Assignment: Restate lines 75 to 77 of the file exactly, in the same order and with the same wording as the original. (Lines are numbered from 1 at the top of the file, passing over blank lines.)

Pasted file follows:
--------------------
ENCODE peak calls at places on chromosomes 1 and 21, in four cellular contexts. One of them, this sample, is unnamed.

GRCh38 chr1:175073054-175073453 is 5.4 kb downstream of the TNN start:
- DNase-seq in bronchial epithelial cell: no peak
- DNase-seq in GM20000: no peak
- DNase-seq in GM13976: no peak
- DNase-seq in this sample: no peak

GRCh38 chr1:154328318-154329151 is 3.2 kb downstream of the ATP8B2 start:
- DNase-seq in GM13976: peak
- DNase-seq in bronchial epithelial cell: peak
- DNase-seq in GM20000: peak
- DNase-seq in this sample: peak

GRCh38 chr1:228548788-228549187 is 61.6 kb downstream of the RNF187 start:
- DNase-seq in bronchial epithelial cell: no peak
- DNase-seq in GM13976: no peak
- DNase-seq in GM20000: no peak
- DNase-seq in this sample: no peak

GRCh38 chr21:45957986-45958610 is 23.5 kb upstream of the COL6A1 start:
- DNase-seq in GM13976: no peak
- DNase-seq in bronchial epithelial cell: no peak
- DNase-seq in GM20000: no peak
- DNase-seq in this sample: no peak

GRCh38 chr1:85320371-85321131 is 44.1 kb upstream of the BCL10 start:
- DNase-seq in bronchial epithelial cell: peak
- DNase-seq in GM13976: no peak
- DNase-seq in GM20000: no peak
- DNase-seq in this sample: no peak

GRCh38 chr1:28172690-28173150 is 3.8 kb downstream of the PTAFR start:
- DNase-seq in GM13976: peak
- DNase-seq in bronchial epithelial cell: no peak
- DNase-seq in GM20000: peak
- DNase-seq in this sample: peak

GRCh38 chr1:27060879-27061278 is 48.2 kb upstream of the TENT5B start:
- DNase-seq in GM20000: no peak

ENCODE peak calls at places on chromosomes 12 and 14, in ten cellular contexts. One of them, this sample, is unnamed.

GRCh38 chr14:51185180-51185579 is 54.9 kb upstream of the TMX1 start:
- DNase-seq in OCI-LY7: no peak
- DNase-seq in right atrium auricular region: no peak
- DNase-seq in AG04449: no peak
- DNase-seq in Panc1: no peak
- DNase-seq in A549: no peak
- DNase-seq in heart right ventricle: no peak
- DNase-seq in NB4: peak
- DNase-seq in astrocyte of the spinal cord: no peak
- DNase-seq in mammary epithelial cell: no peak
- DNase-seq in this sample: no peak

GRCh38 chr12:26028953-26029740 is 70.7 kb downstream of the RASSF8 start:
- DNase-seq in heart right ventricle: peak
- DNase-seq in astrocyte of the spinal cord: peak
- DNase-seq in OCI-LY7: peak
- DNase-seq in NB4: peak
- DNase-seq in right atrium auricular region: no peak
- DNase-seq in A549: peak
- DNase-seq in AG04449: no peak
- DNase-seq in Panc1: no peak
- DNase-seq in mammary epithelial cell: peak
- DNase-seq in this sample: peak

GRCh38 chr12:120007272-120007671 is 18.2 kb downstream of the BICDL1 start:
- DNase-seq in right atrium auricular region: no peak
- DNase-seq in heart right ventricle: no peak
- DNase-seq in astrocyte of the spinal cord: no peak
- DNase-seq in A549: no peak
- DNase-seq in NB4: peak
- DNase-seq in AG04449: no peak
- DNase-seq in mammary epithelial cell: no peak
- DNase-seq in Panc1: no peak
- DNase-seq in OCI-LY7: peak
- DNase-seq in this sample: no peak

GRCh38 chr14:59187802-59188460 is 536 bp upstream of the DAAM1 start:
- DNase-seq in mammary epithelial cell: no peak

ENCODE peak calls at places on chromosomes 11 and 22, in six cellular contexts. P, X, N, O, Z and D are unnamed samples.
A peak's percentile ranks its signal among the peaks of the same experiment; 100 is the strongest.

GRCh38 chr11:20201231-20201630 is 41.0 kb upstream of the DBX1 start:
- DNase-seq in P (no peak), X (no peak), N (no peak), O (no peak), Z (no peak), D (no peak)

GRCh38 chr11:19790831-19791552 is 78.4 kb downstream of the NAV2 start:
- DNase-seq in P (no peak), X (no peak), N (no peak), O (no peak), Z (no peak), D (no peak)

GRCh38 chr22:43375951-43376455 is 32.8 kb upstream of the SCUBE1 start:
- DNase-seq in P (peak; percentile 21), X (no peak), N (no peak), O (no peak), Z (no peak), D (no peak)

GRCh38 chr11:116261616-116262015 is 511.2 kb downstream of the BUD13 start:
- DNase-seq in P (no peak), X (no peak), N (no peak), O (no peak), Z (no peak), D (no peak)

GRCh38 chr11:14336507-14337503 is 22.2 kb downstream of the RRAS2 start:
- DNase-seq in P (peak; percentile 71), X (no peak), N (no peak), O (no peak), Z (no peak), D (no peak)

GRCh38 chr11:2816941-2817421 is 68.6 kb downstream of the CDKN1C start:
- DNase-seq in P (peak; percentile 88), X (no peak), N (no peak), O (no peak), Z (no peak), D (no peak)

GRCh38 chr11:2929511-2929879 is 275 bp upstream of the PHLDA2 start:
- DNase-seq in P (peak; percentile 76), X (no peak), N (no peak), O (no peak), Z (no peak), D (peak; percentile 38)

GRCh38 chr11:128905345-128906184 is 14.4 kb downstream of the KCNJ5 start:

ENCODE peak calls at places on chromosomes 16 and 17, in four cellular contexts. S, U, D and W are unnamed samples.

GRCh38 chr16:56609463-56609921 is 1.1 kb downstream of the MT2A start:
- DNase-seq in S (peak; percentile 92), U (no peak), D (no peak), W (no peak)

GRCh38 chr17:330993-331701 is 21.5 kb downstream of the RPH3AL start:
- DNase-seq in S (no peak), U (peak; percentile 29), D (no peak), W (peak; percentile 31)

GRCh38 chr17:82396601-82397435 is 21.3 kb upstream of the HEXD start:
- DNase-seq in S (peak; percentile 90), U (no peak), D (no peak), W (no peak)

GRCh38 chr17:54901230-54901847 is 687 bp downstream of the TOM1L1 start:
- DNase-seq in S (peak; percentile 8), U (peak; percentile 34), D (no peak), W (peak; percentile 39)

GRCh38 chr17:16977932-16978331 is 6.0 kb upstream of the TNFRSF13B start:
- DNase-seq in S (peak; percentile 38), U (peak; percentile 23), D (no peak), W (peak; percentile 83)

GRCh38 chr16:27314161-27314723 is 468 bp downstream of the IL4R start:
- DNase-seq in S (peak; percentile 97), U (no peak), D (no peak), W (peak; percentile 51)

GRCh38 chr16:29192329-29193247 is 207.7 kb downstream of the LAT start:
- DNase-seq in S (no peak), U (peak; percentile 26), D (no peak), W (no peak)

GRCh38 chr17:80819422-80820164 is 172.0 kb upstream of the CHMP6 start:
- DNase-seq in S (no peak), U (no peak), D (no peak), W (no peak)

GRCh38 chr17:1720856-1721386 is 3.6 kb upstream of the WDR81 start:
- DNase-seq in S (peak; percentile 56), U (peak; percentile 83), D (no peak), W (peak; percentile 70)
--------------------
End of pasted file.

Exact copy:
- DNase-seq in P (no peak), X (no peak), N (no peak), O (no peak), Z (no peak), D (no peak)

GRCh38 chr22:43375951-43376455 is 32.8 kb upstream of the SCUBE1 start:
- DNase-seq in P (peak; percentile 21), X (no peak), N (no peak), O (no peak), Z (no peak), D (no peak)